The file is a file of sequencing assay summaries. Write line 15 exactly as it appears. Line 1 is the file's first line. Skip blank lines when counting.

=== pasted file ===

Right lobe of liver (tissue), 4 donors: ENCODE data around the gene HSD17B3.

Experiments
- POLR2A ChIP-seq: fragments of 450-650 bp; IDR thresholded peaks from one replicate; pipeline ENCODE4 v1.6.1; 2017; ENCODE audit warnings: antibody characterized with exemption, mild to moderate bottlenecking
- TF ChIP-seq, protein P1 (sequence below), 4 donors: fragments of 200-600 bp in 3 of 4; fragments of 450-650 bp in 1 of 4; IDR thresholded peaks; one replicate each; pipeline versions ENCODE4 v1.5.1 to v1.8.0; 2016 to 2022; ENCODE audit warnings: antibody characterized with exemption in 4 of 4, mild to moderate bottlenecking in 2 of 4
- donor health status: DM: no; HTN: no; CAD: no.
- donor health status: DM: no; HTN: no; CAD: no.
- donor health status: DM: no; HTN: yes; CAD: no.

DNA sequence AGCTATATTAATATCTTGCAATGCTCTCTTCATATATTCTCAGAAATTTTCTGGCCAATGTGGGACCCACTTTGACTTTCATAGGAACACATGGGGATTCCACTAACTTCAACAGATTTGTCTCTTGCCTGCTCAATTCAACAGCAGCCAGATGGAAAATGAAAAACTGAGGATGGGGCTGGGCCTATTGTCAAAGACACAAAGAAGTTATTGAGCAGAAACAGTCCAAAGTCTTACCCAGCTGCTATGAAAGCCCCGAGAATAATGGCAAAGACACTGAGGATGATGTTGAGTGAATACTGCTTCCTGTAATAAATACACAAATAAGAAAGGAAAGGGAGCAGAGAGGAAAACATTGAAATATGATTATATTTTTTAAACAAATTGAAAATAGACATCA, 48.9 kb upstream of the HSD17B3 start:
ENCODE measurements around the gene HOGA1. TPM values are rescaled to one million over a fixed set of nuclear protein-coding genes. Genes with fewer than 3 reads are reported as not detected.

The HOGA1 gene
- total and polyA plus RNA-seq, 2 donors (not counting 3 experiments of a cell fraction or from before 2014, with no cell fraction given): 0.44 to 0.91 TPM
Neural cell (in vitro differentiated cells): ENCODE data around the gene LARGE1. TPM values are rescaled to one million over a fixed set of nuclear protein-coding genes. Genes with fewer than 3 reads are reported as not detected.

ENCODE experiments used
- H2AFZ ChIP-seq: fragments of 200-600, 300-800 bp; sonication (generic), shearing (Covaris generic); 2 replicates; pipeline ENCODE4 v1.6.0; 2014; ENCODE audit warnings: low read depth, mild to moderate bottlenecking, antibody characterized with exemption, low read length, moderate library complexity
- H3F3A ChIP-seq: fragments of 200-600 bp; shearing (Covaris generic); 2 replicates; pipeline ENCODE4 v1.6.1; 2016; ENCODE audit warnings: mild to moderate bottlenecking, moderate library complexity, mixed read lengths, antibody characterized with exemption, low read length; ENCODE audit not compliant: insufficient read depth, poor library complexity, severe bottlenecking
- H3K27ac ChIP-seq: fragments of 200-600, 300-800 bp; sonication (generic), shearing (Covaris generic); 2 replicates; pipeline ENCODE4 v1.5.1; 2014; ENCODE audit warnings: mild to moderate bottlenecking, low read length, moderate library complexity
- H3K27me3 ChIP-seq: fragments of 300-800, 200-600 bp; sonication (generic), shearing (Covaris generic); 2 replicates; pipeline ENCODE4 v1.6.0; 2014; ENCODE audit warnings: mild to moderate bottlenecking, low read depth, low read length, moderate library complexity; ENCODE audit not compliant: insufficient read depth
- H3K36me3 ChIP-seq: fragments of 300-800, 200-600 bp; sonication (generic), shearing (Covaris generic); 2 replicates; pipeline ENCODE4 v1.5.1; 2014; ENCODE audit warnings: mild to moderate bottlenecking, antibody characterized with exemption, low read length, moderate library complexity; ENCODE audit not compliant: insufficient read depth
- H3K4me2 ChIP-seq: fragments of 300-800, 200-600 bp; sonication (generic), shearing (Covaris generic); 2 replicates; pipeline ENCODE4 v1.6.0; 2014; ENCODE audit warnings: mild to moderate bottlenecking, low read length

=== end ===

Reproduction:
- H3F3A ChIP-seq: fragments of 200-600 bp; shearing (Covaris generic); 2 replicates; pipeline ENCODE4 v1.6.1; 2016; ENCODE audit warnings: mild to moderate bottlenecking, moderate library complexity, mixed read lengths, antibody characterized with exemption, low read length; ENCODE audit not compliant: insufficient read depth, poor library complexity, severe bottlenecking